Haughton’s Past



A small, quiet, rural village ...  What could be hidden in its past?

This page is awaiting information about the history of the parish and its people.  Please contact the webmaster if you have any information, facts, stories and photographs that you would like to see included here.

Did you know... that the MP for Stafford, William Ormsby-Gore asked a question in Parliament in 1920 when the Parish Council and the parishioners were concerned about nuisance on the two commons?

This picture shows Haughton Farm during demolition in February 2006.  It was situated on the south side of Newport Road, next to the shops.  It was replaced by five three-storey townhouses.  

The Old Hall - a 16th century timber-framed building on Newport Road.

The War Memorial commemorates the eleven Haughton men who lost their lives in the First World War.


Frank Abberley

Thomas Butler

William Henry Butler

Frederick James Elton

William Fowell

John Thomas Mould

William Mould

Arthur George Parker
Alfred Redfern

John George Redfern

William Gordon Redfern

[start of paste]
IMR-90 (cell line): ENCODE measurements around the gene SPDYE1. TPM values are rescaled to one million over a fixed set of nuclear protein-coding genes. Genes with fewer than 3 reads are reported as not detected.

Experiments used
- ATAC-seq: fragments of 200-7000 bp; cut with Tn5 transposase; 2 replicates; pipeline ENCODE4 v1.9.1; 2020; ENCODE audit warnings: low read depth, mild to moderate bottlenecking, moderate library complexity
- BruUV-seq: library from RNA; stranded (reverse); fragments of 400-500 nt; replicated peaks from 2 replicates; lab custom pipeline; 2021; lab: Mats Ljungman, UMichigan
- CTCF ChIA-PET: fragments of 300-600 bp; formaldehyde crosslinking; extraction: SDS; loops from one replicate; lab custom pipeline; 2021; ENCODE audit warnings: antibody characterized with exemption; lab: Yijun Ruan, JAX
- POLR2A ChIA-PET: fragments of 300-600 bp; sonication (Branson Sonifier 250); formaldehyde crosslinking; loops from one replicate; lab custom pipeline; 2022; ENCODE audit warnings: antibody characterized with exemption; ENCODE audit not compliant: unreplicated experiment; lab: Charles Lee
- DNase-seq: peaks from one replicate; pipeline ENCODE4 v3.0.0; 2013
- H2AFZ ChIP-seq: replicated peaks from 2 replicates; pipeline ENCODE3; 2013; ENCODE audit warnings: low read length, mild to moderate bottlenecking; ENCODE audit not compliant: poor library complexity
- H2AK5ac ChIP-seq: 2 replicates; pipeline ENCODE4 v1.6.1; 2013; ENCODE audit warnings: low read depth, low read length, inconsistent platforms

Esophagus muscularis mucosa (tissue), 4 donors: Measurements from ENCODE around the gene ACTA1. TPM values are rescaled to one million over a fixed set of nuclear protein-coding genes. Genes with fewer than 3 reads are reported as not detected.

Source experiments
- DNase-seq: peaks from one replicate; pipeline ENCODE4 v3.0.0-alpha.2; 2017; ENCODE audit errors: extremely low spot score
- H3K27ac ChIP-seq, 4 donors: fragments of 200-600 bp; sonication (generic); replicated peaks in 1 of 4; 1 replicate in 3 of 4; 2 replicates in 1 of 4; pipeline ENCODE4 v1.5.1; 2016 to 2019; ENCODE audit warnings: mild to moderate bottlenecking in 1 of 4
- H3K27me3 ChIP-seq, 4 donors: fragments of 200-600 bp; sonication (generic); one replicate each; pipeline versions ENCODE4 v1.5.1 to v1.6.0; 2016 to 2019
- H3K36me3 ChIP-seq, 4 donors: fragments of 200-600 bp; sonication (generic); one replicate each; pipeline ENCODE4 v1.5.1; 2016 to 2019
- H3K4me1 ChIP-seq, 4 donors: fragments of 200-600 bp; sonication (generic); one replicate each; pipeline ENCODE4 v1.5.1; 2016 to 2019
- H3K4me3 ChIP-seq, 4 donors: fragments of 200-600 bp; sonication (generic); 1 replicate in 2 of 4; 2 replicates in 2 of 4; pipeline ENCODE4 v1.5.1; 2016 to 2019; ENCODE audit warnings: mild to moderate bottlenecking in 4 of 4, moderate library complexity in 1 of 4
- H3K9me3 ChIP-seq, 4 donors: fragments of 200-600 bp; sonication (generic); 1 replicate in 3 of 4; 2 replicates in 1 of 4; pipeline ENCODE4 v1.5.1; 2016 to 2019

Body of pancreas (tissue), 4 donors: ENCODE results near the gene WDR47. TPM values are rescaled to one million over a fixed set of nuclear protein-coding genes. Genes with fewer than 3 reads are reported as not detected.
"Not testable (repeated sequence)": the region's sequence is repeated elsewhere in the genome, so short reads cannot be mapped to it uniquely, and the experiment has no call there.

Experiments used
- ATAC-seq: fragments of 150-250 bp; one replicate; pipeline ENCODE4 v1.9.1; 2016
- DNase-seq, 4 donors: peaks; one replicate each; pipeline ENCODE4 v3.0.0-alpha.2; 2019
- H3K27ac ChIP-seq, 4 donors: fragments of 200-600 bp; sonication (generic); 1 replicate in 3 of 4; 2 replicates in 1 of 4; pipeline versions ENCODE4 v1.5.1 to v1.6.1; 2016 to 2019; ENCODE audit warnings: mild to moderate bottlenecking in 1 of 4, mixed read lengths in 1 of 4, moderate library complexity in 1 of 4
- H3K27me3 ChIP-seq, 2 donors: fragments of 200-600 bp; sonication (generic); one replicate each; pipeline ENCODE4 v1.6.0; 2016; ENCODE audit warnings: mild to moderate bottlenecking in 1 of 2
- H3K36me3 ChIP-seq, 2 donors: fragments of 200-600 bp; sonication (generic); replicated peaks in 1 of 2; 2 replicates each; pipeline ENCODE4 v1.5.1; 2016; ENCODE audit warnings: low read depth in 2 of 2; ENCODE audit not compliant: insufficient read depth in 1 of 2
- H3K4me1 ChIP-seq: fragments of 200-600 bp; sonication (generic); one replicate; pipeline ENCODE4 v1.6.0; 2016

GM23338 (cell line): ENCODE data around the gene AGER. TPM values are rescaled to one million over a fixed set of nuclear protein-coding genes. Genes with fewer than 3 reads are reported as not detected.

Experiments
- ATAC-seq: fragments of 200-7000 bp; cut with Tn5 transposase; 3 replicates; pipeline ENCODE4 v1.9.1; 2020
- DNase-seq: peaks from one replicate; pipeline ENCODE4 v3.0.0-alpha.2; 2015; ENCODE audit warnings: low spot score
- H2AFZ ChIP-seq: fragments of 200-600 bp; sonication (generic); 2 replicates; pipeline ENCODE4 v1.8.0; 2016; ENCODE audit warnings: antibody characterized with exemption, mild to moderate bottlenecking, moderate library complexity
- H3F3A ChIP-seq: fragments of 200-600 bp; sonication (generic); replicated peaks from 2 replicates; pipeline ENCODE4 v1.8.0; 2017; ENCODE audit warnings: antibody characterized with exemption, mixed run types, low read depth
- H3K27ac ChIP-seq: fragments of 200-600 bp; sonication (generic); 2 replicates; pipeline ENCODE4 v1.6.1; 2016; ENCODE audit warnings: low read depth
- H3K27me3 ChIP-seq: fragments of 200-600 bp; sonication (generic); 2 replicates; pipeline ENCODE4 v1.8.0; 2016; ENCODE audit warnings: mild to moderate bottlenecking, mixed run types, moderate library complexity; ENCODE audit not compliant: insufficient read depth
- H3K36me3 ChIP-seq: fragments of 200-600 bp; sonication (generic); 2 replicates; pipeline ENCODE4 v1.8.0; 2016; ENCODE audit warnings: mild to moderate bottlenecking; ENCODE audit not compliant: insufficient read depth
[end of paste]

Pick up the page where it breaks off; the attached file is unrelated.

It commemorates the one Haughton man to lose his life in the Second World War


Clement Fletcher Royds

The arrow carved on the cross at the top of the War Memorial is the emblem of St Giles.

Nine cottages on the south side of Newport Road, from the corner of Jolt Lane to Church House, were demolished so that the road could be widened.  The smithy stood behind two cottages on land next to Church House.  Rectory Cottages stood near the public footpath, where the Willows now stands.  Marina Terrace stood where Royds Close now is.

Heysham Cottage, a 16th century cruck building was rebuilt in 1978, retaining the original cruck on the east gable.

In the pink - Moathouse, formerly a farm, an ancient timber-framed building, has been restored.

Red Lion Farm, Newport Road, in 1999, shortly before its demolition and relocation to a new site just outside the village on the road to Church Eaton.

The children’s playground equipment as it was before replacement in 2011

The verse inscription on the war memorial reads:

Went the day well?  We died and never knew.

But well or ill, England, we died for you.

Haughton Garage was the home of CarsRRuss until 2016.  The garage has been a familiar landmark for many years, since the days before Satnav, when ‘Turn right by the garage’, ‘Turn left by the garage’ were commonly used directions.

The Haughton and District Old Friends Tractor Run was a popular event for ten years until 2012.  


The Tractor Run

In 2012 Haughton was chosen to be on the route of the Olympic Torch Relay.  



The Olympic Torch


The glebe field in 2014, shortly after planning permission for 11 houses was granted.

This beautiful willow tree on Moathouse Drive Green, pictured in 2009, was blown down in a gale in January 2017.

The War Memorial was awarded Grade II status on the List of Buildings of Special Architectural or Historic Interest in January 2018.

Haughton Remembers - Armistice Centenary Commemoration  2018